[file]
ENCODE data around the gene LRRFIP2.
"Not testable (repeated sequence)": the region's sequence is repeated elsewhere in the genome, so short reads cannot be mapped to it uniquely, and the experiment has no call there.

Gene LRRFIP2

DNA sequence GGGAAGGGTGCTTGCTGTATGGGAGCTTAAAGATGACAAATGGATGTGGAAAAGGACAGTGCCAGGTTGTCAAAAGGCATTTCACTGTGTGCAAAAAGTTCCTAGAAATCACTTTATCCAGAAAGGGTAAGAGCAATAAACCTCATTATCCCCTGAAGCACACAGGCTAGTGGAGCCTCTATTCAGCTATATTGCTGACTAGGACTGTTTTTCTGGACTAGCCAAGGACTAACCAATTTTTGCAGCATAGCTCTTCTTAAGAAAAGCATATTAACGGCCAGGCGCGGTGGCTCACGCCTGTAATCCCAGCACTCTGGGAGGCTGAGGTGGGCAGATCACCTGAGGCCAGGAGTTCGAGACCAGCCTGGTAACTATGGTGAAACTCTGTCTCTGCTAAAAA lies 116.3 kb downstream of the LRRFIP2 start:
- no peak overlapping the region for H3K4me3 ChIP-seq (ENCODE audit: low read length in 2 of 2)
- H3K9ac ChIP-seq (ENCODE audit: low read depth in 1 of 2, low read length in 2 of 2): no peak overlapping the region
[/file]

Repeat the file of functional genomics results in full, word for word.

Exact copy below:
ENCODE data around the gene LRRFIP2.
"Not testable (repeated sequence)": the region's sequence is repeated elsewhere in the genome, so short reads cannot be mapped to it uniquely, and the experiment has no call there.

Gene LRRFIP2

DNA sequence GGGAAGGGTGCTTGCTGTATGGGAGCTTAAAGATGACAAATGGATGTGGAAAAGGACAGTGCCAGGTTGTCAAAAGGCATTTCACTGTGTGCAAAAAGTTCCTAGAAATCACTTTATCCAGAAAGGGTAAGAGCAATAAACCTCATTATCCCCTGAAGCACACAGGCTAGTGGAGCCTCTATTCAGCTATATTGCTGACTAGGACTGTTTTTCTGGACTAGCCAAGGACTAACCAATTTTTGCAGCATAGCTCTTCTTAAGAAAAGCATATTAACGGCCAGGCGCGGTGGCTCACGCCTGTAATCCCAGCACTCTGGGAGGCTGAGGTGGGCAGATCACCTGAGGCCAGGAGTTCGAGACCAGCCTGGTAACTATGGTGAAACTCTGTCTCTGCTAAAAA lies 116.3 kb downstream of the LRRFIP2 start:
- no peak overlapping the region for H3K4me3 ChIP-seq (ENCODE audit: low read length in 2 of 2)
- H3K9ac ChIP-seq (ENCODE audit: low read depth in 1 of 2, low read length in 2 of 2): no peak overlapping the region